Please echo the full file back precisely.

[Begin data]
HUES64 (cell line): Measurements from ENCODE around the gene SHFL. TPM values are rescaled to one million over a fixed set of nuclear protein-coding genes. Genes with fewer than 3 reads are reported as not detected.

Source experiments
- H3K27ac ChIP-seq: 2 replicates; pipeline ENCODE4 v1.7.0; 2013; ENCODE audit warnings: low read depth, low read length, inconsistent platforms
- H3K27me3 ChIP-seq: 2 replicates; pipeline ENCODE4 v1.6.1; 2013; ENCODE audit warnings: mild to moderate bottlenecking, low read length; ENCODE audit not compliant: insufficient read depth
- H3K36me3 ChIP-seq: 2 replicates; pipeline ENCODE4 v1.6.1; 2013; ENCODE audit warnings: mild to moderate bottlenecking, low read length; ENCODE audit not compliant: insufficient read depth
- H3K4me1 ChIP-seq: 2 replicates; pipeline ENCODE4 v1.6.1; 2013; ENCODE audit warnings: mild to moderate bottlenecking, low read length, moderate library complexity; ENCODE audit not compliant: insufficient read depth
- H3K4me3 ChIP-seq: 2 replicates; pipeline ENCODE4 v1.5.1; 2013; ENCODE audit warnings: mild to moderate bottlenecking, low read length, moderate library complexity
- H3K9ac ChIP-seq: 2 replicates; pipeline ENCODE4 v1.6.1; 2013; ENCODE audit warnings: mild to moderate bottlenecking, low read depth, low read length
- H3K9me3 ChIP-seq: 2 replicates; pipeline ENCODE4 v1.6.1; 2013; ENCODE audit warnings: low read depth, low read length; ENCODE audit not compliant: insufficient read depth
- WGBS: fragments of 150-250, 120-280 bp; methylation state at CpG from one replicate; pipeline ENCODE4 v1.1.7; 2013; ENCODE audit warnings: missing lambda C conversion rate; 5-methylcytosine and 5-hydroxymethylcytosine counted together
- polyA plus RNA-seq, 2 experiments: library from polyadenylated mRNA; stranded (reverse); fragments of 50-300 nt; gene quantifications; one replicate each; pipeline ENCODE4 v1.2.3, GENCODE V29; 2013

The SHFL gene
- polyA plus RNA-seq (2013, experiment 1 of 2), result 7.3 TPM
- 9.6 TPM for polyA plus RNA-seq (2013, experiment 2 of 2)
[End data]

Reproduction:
HUES64 (cell line): Measurements from ENCODE around the gene SHFL. TPM values are rescaled to one million over a fixed set of nuclear protein-coding genes. Genes with fewer than 3 reads are reported as not detected.

Source experiments
- H3K27ac ChIP-seq: 2 replicates; pipeline ENCODE4 v1.7.0; 2013; ENCODE audit warnings: low read depth, low read length, inconsistent platforms
- H3K27me3 ChIP-seq: 2 replicates; pipeline ENCODE4 v1.6.1; 2013; ENCODE audit warnings: mild to moderate bottlenecking, low read length; ENCODE audit not compliant: insufficient read depth
- H3K36me3 ChIP-seq: 2 replicates; pipeline ENCODE4 v1.6.1; 2013; ENCODE audit warnings: mild to moderate bottlenecking, low read length; ENCODE audit not compliant: insufficient read depth
- H3K4me1 ChIP-seq: 2 replicates; pipeline ENCODE4 v1.6.1; 2013; ENCODE audit warnings: mild to moderate bottlenecking, low read length, moderate library complexity; ENCODE audit not compliant: insufficient read depth
- H3K4me3 ChIP-seq: 2 replicates; pipeline ENCODE4 v1.5.1; 2013; ENCODE audit warnings: mild to moderate bottlenecking, low read length, moderate library complexity
- H3K9ac ChIP-seq: 2 replicates; pipeline ENCODE4 v1.6.1; 2013; ENCODE audit warnings: mild to moderate bottlenecking, low read depth, low read length
- H3K9me3 ChIP-seq: 2 replicates; pipeline ENCODE4 v1.6.1; 2013; ENCODE audit warnings: low read depth, low read length; ENCODE audit not compliant: insufficient read depth
- WGBS: fragments of 150-250, 120-280 bp; methylation state at CpG from one replicate; pipeline ENCODE4 v1.1.7; 2013; ENCODE audit warnings: missing lambda C conversion rate; 5-methylcytosine and 5-hydroxymethylcytosine counted together
- polyA plus RNA-seq, 2 experiments: library from polyadenylated mRNA; stranded (reverse); fragments of 50-300 nt; gene quantifications; one replicate each; pipeline ENCODE4 v1.2.3, GENCODE V29; 2013

The SHFL gene
- polyA plus RNA-seq (2013, experiment 1 of 2), result 7.3 TPM
- 9.6 TPM for polyA plus RNA-seq (2013, experiment 2 of 2)